• At 1706, one or more control signals can be determined based at least in part on the data analysis results at 1704. The virtualization management component can determine one or more control signals that can be used to facilitate controlling the operation of the industrial automation system, in accordance with the interaction with the virtualized industrial automation system by the user, based at least in part on the data analysis results at 1704.
  • At 1708, the one or more control signals can be communicated to the industrial automation system. The virtualization management component can communicate the one or more control signals to the industrial automation system via the communication network to facilitate controlling the operation of the industrial automation system, in accordance with the interaction with the virtualized industrial automation system by the user. The industrial automation system can receive the one or more control signals. In response to the one or more control signals, the operation of the industrial automation system can be controlled, in accordance with the interaction with the virtualized industrial automation system by the user.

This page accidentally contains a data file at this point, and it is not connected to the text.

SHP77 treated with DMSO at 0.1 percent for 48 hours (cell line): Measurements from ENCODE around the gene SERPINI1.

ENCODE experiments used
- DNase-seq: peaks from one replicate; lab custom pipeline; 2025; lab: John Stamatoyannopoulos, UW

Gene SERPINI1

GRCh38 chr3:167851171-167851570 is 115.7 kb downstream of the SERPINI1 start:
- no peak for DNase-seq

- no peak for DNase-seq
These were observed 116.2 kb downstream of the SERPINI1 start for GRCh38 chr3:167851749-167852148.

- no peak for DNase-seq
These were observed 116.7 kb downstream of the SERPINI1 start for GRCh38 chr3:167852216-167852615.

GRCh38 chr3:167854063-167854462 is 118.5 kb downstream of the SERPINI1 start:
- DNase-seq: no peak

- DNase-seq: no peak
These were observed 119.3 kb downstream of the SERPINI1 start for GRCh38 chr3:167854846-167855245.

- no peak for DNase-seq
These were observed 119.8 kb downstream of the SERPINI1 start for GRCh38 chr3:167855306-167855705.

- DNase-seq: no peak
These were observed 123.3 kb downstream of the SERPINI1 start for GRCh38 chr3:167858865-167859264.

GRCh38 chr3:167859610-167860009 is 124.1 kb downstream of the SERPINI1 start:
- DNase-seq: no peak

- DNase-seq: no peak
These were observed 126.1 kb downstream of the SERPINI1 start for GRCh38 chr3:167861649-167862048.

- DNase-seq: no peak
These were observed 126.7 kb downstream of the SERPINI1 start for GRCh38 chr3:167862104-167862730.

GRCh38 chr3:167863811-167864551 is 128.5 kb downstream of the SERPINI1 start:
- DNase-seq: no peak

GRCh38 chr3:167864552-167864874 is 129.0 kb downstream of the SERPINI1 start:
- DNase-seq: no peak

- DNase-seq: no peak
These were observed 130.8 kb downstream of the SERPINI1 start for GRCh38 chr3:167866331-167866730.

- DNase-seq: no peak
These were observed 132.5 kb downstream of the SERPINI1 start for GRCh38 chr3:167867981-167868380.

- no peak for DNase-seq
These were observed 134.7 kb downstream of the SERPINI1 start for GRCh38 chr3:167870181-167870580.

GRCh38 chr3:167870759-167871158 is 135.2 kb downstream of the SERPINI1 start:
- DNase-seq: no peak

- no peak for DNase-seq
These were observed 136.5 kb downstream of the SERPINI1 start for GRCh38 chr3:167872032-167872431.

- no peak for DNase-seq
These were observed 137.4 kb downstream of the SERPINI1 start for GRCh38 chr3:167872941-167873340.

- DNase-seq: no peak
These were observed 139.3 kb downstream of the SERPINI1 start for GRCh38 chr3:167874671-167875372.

• At 1710, data relating to the operation of the industrial automation system in response to the one or more control signals can be received. The collection component can receive or collect the data relating to the operation (e.g., the change in operation) of the industrial automation system in response to the one or more control signals.
  • At 1712, the data relating to the operation of the industrial automation system in response to the one or more control signals, the data relating to the virtualized industrial automation system, and the information relating to the interaction with the virtualized industrial automation system by the user can be analyzed. The virtualization management component can analyze the data relating to the operation of the industrial automation system in response to the one or more control signals, the data relating to the virtualized industrial automation system, and the information relating to the interaction with the virtualized industrial automation system by the user to facilitate updating the virtualized industrial automation system.